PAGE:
android int - Convert list to array in Java




arraylist c# (11)

How can I convert a List to an Array in Java?

Check the code below:

ArrayList<Tienda> tiendas;
List<Tienda> tiendasList; 
tiendas = new ArrayList<Tienda>();

Resources res = this.getBaseContext().getResources();
XMLParser saxparser =  new XMLParser(marca,res);

tiendasList = saxparser.parse(marca,res);
tiendas = tiendasList.toArray();

this.adaptador = new adaptadorMarca(this, R.layout.filamarca, tiendas);
setListAdapter(this.adaptador);  

I need to populate the array tiendas with the values of tiendasList.


Answers

I think this is the simplest way:

Foo[] array = list.toArray(new Foo[0]);

Try this:

List list = new ArrayList();
list.add("Apple");
list.add("Banana");

Object[] ol = list.toArray();

This is works. Kind of.

public static Object[] toArray(List<?> a) {
    Object[] arr = new Object[a.size()];
    for (int i = 0; i < a.size(); i++)
        arr[i] = a.get(i);
    return arr;
}

Then the main method.

public static void main(String[] args) {
    List<String> list = new ArrayList<String>() {{
        add("hello");
        add("world");
    }};
    Object[] arr = toArray(list);
    System.out.println(arr[0]);
}

This (Ondrej's answer):

Foo[] array = list.toArray(new Foo[0]);

Is the most common idiom I see. Those who are suggesting that you use the actual list size instead of "0" are misunderstanding what's happening here. The toArray call does not care about the size or contents of the given array - it only needs its type. It would have been better if it took an actual Type in which case "Foo.class" would have been a lot clearer. Yes, this idiom generates a dummy object, but including the list size just means that you generate a larger dummy object. Again, the object is not used in any way; it's only the type that's needed.


Best thing I came up without Java 8 was:

public static <T> T[] toArray(List<T> list, Class<T> objectClass) {
    if (list == null) {
        return null;
    }

    T[] listAsArray = (T[]) Array.newInstance(objectClass, list.size());
    list.toArray(listAsArray);
    return listAsArray;
}

If anyone has a better way to do this, please share :)


An alternative in Java 8:

String[] strings = list.stream().toArray(String[]::new);

For ArrayList the following works:

ArrayList<Foo> list = new ArrayList<Foo>();

//... add values

Foo[] resultArray = new Foo[list.size()];
resultArray = list.toArray(resultArray);

You can use toArray() api as follows,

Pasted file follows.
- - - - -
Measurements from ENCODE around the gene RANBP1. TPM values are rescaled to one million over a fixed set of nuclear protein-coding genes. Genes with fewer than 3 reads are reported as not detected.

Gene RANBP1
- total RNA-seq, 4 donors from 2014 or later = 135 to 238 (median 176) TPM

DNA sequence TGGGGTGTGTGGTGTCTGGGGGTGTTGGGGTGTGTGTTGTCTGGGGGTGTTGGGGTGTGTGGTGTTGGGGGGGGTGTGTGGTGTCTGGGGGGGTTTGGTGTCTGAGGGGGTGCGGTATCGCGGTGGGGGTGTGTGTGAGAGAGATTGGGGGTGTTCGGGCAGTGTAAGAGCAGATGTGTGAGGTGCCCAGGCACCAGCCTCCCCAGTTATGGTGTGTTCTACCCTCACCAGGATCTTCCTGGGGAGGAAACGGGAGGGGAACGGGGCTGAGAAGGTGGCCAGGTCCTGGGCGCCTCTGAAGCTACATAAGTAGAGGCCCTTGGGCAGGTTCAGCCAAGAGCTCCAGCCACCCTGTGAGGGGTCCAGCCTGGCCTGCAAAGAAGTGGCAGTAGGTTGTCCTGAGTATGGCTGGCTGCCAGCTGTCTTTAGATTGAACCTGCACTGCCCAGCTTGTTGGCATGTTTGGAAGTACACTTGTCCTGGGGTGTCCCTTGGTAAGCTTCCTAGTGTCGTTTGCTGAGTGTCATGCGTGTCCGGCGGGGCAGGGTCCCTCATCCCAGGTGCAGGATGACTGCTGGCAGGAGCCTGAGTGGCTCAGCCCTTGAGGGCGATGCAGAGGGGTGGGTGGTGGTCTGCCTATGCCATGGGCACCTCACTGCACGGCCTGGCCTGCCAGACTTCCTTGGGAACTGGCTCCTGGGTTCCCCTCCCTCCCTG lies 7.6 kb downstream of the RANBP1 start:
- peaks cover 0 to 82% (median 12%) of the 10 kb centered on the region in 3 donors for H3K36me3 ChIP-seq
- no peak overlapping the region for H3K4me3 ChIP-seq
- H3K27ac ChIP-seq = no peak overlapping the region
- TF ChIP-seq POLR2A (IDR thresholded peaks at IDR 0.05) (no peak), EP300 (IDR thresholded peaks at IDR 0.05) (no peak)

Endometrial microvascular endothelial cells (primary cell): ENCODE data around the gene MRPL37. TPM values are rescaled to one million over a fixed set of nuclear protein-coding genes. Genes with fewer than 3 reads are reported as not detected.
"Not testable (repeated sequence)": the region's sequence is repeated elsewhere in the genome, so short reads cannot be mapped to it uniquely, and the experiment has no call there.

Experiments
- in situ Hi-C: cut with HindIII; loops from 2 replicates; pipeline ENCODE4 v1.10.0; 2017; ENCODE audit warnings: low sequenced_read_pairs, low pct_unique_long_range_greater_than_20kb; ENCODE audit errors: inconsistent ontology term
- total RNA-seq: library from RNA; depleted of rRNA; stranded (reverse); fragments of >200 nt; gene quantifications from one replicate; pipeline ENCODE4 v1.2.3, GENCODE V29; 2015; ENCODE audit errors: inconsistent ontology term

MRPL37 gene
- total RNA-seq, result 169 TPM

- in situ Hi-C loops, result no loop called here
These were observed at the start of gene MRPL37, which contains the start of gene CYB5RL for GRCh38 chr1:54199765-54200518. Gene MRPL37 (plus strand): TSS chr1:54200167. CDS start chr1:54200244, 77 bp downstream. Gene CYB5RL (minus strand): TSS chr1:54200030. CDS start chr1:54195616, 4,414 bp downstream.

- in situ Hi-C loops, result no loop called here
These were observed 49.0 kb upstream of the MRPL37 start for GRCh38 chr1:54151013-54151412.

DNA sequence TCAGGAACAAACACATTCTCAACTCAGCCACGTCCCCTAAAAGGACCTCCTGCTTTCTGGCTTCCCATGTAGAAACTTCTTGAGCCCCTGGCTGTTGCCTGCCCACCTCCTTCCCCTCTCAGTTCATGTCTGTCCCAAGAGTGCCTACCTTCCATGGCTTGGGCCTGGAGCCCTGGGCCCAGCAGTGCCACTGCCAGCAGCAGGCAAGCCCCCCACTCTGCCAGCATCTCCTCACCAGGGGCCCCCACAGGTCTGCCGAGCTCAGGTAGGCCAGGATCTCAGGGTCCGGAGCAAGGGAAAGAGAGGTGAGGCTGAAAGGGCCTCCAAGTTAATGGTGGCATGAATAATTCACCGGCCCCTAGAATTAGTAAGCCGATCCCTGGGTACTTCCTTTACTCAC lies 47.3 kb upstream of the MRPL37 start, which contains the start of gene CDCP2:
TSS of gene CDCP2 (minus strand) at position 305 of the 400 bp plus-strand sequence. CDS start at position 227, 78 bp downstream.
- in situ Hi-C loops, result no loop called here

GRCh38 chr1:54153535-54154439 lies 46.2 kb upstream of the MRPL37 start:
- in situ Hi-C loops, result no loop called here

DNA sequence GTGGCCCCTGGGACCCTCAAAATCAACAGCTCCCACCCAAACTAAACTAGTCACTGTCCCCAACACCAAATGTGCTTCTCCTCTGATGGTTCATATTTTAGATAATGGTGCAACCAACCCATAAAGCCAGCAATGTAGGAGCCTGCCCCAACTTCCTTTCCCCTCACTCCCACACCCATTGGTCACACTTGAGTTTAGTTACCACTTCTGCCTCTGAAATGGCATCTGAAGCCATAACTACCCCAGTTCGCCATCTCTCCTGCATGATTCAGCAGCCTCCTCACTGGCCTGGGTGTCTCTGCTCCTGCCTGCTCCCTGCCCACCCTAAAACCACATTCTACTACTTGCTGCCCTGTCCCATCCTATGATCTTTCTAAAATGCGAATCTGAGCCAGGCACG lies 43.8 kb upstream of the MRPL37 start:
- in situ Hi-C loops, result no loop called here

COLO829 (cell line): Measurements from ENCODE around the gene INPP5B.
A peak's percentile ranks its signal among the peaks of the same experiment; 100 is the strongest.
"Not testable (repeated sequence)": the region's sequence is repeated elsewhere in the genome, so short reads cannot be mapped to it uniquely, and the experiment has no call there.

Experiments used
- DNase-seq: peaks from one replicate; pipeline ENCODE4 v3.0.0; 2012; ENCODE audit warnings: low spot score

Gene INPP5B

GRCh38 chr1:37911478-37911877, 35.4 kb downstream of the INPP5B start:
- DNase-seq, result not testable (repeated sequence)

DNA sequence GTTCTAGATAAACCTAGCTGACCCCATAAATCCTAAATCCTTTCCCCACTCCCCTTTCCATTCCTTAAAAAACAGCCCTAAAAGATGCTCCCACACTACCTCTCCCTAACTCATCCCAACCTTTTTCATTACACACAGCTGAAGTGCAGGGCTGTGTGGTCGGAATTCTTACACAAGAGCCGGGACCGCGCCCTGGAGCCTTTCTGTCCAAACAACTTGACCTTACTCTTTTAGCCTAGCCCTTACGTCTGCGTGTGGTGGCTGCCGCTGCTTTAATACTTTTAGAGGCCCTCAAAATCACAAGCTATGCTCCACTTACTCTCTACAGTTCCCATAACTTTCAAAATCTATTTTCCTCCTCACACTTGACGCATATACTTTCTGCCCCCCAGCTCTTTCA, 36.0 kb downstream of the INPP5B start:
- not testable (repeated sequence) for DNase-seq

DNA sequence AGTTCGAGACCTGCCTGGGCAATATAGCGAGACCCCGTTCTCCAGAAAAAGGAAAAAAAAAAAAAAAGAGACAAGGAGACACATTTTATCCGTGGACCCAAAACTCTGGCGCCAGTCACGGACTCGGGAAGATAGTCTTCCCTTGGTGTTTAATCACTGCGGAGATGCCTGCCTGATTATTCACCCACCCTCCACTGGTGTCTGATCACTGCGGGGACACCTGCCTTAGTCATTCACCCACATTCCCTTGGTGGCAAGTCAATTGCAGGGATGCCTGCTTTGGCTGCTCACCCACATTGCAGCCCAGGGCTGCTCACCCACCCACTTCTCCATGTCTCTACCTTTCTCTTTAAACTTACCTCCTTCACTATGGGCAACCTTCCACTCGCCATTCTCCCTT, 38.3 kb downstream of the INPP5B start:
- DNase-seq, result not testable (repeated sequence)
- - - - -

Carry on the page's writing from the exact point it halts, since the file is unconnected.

ArrayList<String> stringList = new ArrayList<String>();
stringList.add("ListItem1");
stringList.add("ListItem2");
String[] stringArray = new String[stringList.size()];
stringArray = stringList.toArray(stringList);

Values from the array are,

for(String value : stringList)
{
    System.out.println(value);
}

Either:

Foo[] array = list.toArray(new Foo[list.size()]);

or:

Foo[] array = new Foo[list.size()];
list.toArray(array); // fill the array

Note that this works only for arrays of reference types. For arrays of primitive types, use the traditional way:

List<Integer> list = ...;
int[] array = new int[list.size()];
for(int i = 0; i < list.size(); i++) array[i] = list.get(i);

I came across this code snippet that solves it.

//Creating a sample ArrayList 
List<Long> list = new ArrayList<Long>();

//Adding some long type values
list.add(100l);
list.add(200l);
list.add(300l);

//Converting the ArrayList to a Long
Long[] array = (Long[]) list.toArray(new Long[list.size()]);

//Printing the results
System.out.println(array[0] + " " + array[1] + " " + array[2]);

The conversion works as follows:

  1. It creates a new Long array, with the size of the original list
  2. It converts the original ArrayList to an array using the newly created one
  3. It casts that array into a Long array (Long[]), which I appropriately named 'array'

There are many good answers here, but I would like to point out that they can be extended very simply to achieve a lot more complex sorting. The only thing you have to do is to use the OR operator to chain comparision functions like this:

objs.sort((a,b)=> fn1(a,b) || fn2(a,b) || fn3(a,b) )

Where fn1, fn2, ... are the sort functions which return [-1,0,1]. This results in "sorting by fn1", "sorting by fn2" which is pretty much equal to ORDER BY in SQL.

This solution is based on the behaviour of || operator which evaluates to the first evaluated expression which can be converted to true.

The simplest form has only one inlined function like this:

// ORDER BY last_nom
objs.sort((a,b)=> a.last_nom.localeCompare(b.last_nom) )

Having two steps with last_nom,first_nom sort order would look like this:

// ORDER_BY last_nom, first_nom
objs.sort((a,b)=> a.last_nom.localeCompare(b.last_nom) || 
                  a.first_nom.localeCompare(b.first_nom)  )

A generic comparision function could be something like this:

// ORDER BY <n>
let cmp = (a,b,n)=>a[n].localeCompare(b[n])

This function could be extended to support numeric fields, case sensitity, arbitary datatypes etc.

You can them use it with chaining them by sort priority:

// ORDER_BY last_nom, first_nom
objs.sort((a,b)=> cmp(a,b, "last_nom") || cmp(a,b, "first_nom") )
// ORDER_BY last_nom, first_nom DESC
objs.sort((a,b)=> cmp(a,b, "last_nom") || -cmp(a,b, "first_nom") )
// ORDER_BY last_nom DESC, first_nom DESC
objs.sort((a,b)=> -cmp(a,b, "last_nom") || -cmp(a,b, "first_nom") )

The point here is that pure JavaScript with functional approach can take you a long way without external libraries or complex code. It is also very effective, since no string parsing have to be done





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